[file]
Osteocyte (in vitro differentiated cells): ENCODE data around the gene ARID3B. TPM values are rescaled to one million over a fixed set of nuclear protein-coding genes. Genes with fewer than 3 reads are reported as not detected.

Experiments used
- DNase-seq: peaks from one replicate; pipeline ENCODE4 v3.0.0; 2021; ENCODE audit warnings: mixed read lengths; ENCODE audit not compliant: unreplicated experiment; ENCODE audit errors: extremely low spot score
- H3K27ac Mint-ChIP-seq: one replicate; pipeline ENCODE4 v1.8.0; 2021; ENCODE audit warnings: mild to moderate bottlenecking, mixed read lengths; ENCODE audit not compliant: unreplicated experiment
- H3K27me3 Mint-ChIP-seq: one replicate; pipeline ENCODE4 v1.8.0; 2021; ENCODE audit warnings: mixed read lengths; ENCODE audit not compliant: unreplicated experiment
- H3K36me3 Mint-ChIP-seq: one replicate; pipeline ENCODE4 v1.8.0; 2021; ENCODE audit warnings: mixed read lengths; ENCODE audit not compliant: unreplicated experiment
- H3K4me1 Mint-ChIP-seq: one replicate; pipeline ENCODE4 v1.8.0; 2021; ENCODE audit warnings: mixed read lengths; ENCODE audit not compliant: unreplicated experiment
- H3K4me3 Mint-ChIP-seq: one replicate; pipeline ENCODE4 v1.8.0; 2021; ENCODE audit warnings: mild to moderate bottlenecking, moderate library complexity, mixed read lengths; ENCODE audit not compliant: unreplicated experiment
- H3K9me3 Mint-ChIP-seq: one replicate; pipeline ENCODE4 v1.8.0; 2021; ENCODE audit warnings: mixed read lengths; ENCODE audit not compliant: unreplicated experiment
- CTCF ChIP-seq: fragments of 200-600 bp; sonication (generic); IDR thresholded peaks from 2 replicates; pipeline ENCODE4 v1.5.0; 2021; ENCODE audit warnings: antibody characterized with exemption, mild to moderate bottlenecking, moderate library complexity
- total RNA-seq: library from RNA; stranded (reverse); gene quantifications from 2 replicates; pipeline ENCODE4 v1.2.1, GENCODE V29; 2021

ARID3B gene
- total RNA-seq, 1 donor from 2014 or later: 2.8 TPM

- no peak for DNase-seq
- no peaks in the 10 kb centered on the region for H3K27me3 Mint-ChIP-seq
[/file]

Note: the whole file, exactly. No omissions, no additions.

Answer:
Osteocyte (in vitro differentiated cells): ENCODE data around the gene ARID3B. TPM values are rescaled to one million over a fixed set of nuclear protein-coding genes. Genes with fewer than 3 reads are reported as not detected.

Experiments used
- DNase-seq: peaks from one replicate; pipeline ENCODE4 v3.0.0; 2021; ENCODE audit warnings: mixed read lengths; ENCODE audit not compliant: unreplicated experiment; ENCODE audit errors: extremely low spot score
- H3K27ac Mint-ChIP-seq: one replicate; pipeline ENCODE4 v1.8.0; 2021; ENCODE audit warnings: mild to moderate bottlenecking, mixed read lengths; ENCODE audit not compliant: unreplicated experiment
- H3K27me3 Mint-ChIP-seq: one replicate; pipeline ENCODE4 v1.8.0; 2021; ENCODE audit warnings: mixed read lengths; ENCODE audit not compliant: unreplicated experiment
- H3K36me3 Mint-ChIP-seq: one replicate; pipeline ENCODE4 v1.8.0; 2021; ENCODE audit warnings: mixed read lengths; ENCODE audit not compliant: unreplicated experiment
- H3K4me1 Mint-ChIP-seq: one replicate; pipeline ENCODE4 v1.8.0; 2021; ENCODE audit warnings: mixed read lengths; ENCODE audit not compliant: unreplicated experiment
- H3K4me3 Mint-ChIP-seq: one replicate; pipeline ENCODE4 v1.8.0; 2021; ENCODE audit warnings: mild to moderate bottlenecking, moderate library complexity, mixed read lengths; ENCODE audit not compliant: unreplicated experiment
- H3K9me3 Mint-ChIP-seq: one replicate; pipeline ENCODE4 v1.8.0; 2021; ENCODE audit warnings: mixed read lengths; ENCODE audit not compliant: unreplicated experiment
- CTCF ChIP-seq: fragments of 200-600 bp; sonication (generic); IDR thresholded peaks from 2 replicates; pipeline ENCODE4 v1.5.0; 2021; ENCODE audit warnings: antibody characterized with exemption, mild to moderate bottlenecking, moderate library complexity
- total RNA-seq: library from RNA; stranded (reverse); gene quantifications from 2 replicates; pipeline ENCODE4 v1.2.1, GENCODE V29; 2021

ARID3B gene
- total RNA-seq, 1 donor from 2014 or later: 2.8 TPM

- no peak for DNase-seq
- no peaks in the 10 kb centered on the region for H3K27me3 Mint-ChIP-seq